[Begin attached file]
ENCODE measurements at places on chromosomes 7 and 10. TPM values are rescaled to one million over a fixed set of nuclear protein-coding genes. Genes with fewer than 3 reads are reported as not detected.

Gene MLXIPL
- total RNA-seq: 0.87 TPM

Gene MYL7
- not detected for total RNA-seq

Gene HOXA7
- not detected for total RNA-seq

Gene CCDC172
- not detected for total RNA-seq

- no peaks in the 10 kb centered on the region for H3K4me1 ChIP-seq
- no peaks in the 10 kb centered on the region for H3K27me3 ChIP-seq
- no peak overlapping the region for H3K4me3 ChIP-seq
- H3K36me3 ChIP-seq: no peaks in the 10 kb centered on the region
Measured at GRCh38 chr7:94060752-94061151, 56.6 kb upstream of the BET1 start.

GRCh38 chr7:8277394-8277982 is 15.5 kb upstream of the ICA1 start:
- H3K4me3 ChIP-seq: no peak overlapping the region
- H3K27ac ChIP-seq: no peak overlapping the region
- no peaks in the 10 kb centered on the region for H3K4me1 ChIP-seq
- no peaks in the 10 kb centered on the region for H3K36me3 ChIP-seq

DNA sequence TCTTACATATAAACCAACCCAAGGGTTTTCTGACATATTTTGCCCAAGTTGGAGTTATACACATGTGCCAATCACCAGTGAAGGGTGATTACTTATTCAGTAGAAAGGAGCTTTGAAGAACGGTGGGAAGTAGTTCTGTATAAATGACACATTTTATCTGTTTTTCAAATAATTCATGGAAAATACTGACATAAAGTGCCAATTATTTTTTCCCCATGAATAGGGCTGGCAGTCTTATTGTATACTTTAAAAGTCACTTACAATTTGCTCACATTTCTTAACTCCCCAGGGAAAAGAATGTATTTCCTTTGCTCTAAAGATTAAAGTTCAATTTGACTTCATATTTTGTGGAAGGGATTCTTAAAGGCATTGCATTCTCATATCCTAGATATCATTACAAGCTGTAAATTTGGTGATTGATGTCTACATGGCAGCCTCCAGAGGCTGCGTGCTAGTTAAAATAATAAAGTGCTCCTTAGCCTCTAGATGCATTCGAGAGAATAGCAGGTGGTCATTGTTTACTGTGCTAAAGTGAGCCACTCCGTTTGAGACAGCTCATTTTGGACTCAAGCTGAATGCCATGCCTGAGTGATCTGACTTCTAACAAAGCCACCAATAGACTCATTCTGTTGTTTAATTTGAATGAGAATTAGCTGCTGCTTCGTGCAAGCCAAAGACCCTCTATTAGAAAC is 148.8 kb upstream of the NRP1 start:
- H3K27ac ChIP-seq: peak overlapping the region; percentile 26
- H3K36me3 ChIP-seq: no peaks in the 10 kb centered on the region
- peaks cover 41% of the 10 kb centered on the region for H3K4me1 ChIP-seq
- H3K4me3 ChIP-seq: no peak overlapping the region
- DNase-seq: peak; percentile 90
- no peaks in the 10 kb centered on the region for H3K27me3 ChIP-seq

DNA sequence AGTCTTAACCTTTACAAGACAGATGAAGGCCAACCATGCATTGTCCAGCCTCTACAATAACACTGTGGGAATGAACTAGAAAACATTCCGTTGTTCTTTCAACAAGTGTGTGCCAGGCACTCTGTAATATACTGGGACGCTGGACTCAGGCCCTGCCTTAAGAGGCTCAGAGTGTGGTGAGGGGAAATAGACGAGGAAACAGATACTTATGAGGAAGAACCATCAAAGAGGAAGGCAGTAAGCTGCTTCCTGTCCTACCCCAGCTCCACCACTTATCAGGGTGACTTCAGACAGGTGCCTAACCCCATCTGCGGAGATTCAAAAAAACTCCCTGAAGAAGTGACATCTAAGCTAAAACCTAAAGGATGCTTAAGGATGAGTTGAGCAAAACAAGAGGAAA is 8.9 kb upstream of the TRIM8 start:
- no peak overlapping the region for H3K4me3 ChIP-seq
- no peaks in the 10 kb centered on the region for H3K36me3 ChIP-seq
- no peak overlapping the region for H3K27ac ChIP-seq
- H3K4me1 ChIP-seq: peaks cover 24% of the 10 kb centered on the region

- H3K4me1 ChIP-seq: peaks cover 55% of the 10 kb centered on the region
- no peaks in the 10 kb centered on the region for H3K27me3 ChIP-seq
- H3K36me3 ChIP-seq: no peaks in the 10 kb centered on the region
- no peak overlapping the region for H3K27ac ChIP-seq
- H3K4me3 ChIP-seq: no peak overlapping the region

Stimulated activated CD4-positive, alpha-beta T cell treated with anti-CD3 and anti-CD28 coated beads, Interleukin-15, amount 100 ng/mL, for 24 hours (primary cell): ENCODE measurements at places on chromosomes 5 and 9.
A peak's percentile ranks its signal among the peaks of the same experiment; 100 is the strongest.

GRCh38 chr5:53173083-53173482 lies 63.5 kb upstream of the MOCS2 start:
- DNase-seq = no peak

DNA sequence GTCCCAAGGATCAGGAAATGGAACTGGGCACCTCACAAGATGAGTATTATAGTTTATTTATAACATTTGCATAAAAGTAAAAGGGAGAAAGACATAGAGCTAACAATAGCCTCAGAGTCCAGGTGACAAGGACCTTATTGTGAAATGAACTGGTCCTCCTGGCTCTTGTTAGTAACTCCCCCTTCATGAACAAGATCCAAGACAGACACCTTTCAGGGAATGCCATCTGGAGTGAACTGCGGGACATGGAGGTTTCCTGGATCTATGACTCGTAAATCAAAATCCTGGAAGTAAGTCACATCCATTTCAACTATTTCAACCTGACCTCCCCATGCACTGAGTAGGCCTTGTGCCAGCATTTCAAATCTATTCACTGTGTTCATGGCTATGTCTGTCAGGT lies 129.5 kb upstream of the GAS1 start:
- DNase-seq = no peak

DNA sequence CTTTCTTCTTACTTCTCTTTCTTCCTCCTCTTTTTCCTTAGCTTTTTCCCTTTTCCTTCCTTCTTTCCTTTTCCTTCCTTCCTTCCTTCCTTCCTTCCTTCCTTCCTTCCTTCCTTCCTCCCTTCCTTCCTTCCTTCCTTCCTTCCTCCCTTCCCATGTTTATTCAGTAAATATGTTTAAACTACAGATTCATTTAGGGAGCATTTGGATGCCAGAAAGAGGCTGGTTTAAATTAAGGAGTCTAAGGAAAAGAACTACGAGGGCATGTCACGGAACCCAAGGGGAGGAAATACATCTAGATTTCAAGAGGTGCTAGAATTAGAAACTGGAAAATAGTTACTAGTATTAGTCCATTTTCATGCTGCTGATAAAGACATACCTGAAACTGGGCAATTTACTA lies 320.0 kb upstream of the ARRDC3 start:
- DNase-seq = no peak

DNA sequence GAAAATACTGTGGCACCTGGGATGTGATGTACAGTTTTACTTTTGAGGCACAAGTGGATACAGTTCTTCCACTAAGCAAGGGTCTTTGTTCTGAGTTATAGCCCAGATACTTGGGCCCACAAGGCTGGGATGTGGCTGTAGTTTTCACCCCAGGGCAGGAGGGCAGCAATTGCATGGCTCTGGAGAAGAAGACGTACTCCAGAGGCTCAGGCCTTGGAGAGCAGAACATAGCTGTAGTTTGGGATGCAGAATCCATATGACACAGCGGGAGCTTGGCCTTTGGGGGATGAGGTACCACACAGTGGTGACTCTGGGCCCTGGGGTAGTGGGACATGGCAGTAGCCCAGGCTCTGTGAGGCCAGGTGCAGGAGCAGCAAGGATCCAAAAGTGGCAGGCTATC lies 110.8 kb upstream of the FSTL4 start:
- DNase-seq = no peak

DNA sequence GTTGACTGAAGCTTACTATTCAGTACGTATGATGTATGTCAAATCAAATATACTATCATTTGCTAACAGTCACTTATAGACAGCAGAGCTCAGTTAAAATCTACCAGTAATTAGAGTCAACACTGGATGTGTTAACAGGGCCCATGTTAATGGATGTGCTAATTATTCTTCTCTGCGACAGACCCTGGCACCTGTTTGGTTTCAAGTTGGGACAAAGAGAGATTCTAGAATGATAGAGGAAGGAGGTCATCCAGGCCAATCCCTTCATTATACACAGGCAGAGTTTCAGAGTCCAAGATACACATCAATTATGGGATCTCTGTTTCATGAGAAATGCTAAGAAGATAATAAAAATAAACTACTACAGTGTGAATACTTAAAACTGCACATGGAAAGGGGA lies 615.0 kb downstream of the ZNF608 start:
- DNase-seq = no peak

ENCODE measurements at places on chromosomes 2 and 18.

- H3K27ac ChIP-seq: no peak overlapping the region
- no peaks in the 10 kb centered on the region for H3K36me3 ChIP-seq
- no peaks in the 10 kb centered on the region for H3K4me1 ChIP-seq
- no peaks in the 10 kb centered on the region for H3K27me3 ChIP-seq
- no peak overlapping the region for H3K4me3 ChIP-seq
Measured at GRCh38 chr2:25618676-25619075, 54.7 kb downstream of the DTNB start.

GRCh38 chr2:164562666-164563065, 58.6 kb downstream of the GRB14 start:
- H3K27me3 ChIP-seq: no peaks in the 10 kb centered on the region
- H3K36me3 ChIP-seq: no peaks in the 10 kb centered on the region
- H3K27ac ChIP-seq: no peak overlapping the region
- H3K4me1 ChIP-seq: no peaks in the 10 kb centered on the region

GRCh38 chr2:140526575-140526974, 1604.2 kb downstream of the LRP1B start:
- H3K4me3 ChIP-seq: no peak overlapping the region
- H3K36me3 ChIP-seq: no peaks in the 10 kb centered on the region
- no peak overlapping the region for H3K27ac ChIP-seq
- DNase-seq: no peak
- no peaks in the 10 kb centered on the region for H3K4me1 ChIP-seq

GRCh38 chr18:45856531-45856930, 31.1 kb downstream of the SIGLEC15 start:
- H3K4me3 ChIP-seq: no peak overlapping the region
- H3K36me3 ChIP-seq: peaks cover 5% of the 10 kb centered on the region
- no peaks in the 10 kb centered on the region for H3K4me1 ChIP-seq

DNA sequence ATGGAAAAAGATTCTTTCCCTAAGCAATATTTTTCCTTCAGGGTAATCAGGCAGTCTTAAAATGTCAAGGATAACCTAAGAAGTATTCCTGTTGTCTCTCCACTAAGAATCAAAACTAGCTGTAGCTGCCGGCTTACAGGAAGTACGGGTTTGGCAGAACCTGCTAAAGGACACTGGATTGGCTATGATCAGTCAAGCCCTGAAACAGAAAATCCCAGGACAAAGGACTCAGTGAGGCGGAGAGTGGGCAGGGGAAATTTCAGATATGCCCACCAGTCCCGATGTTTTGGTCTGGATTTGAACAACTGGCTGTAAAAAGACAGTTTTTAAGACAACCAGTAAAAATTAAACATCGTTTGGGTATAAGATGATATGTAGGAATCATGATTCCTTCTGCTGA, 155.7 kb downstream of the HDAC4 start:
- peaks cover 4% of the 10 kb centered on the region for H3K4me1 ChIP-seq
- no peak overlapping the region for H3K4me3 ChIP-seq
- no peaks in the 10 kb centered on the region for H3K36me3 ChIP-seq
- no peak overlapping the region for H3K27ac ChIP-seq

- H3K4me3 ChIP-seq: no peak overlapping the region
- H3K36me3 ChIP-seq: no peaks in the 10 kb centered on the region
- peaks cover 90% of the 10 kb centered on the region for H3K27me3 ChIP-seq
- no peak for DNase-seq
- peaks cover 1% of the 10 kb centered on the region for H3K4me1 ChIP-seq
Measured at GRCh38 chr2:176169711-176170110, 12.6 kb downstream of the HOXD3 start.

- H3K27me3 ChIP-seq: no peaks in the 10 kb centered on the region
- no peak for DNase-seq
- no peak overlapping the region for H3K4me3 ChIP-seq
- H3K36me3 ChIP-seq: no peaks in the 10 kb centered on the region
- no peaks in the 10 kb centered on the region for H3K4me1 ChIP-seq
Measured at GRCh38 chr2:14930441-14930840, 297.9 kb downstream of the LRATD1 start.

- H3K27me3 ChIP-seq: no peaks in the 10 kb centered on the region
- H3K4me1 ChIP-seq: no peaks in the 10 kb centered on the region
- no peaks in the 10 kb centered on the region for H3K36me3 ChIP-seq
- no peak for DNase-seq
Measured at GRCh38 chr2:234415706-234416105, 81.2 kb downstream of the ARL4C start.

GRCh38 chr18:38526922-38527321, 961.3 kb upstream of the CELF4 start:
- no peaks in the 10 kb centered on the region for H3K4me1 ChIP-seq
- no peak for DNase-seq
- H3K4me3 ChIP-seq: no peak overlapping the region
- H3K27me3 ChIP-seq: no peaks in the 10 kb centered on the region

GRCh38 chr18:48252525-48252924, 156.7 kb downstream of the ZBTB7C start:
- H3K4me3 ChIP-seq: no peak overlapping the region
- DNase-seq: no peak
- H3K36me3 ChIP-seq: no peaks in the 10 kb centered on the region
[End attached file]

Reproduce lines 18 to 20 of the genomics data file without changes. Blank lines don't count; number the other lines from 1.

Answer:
- no peaks in the 10 kb centered on the region for H3K4me1 ChIP-seq
- no peaks in the 10 kb centered on the region for H3K36me3 ChIP-seq

DNA sequence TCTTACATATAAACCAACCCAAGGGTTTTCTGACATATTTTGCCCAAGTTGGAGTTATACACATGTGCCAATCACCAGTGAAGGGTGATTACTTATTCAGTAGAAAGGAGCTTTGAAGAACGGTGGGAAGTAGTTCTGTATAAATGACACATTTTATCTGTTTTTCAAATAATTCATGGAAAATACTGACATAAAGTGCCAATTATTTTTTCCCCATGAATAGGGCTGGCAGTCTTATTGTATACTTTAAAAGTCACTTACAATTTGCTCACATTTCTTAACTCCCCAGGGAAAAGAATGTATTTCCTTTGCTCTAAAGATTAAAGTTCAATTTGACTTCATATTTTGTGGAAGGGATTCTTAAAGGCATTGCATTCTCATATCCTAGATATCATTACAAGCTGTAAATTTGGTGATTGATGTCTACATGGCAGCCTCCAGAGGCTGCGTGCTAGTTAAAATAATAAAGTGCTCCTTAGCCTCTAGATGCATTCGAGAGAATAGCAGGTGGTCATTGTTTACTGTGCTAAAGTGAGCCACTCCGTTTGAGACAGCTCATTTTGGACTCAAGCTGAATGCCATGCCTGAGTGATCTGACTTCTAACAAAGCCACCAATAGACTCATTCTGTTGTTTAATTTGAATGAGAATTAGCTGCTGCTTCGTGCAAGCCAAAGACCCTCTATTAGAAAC is 148.8 kb upstream of the NRP1 start: